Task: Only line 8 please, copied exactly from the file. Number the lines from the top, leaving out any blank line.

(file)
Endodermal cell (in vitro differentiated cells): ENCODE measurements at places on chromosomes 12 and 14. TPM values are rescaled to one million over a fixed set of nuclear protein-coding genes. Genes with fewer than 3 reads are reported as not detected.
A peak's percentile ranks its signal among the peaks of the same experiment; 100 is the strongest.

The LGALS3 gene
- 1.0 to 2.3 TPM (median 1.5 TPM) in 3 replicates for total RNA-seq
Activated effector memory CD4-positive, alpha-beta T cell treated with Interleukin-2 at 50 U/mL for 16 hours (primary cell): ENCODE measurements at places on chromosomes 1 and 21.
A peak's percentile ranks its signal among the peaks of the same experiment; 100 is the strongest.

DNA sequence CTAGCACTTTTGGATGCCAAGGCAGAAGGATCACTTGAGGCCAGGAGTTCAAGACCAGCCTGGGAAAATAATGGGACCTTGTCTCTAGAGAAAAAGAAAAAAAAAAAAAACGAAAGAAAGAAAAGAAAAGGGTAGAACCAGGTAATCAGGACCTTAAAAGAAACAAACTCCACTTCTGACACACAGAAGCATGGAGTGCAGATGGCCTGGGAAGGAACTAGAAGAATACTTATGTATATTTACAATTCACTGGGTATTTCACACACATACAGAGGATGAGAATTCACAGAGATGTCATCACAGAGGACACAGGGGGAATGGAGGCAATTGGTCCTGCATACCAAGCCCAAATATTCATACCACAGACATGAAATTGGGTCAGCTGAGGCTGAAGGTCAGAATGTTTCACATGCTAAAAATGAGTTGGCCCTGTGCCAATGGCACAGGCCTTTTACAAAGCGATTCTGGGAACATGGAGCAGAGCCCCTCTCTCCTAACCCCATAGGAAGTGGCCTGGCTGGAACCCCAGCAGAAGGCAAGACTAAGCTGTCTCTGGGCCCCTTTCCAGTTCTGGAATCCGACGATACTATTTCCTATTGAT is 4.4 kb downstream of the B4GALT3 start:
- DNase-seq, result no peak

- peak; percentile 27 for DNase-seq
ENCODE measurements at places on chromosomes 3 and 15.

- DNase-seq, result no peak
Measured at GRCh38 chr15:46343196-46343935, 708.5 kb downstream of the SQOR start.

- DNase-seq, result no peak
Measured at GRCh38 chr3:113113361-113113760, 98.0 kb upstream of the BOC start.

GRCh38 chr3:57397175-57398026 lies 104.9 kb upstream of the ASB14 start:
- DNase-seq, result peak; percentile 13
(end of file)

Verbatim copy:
- DNase-seq, result no peak